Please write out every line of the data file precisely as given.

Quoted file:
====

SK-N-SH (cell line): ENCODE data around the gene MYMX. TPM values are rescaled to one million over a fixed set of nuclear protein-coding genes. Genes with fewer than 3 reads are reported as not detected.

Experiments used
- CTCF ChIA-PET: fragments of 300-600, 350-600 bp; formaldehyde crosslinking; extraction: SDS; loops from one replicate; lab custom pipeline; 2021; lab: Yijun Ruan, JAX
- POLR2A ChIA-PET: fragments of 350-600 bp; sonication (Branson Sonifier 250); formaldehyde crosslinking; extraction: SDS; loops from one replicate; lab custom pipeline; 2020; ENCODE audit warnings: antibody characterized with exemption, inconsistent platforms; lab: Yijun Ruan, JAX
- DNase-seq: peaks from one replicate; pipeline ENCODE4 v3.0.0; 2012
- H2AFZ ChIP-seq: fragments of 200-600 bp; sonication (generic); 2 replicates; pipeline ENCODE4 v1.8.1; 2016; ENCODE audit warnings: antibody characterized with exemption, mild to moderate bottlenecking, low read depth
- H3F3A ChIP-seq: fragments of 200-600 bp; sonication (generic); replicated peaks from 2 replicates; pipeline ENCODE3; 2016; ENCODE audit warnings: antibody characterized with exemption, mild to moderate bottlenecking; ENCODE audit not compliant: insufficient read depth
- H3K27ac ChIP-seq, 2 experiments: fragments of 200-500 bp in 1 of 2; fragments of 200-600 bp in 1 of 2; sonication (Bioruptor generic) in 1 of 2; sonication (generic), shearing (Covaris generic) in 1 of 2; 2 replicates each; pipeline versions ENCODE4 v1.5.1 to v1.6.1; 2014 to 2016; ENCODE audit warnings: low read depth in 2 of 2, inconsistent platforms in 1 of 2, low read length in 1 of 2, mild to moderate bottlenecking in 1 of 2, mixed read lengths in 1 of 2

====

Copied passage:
SK-N-SH (cell line): ENCODE data around the gene MYMX. TPM values are rescaled to one million over a fixed set of nuclear protein-coding genes. Genes with fewer than 3 reads are reported as not detected.

Experiments used
- CTCF ChIA-PET: fragments of 300-600, 350-600 bp; formaldehyde crosslinking; extraction: SDS; loops from one replicate; lab custom pipeline; 2021; lab: Yijun Ruan, JAX
- POLR2A ChIA-PET: fragments of 350-600 bp; sonication (Branson Sonifier 250); formaldehyde crosslinking; extraction: SDS; loops from one replicate; lab custom pipeline; 2020; ENCODE audit warnings: antibody characterized with exemption, inconsistent platforms; lab: Yijun Ruan, JAX
- DNase-seq: peaks from one replicate; pipeline ENCODE4 v3.0.0; 2012
- H2AFZ ChIP-seq: fragments of 200-600 bp; sonication (generic); 2 replicates; pipeline ENCODE4 v1.8.1; 2016; ENCODE audit warnings: antibody characterized with exemption, mild to moderate bottlenecking, low read depth
- H3F3A ChIP-seq: fragments of 200-600 bp; sonication (generic); replicated peaks from 2 replicates; pipeline ENCODE3; 2016; ENCODE audit warnings: antibody characterized with exemption, mild to moderate bottlenecking; ENCODE audit not compliant: insufficient read depth
- H3K27ac ChIP-seq, 2 experiments: fragments of 200-500 bp in 1 of 2; fragments of 200-600 bp in 1 of 2; sonication (Bioruptor generic) in 1 of 2; sonication (generic), shearing (Covaris generic) in 1 of 2; 2 replicates each; pipeline versions ENCODE4 v1.5.1 to v1.6.1; 2014 to 2016; ENCODE audit warnings: low read depth in 2 of 2, inconsistent platforms in 1 of 2, low read length in 1 of 2, mild to moderate bottlenecking in 1 of 2, mixed read lengths in 1 of 2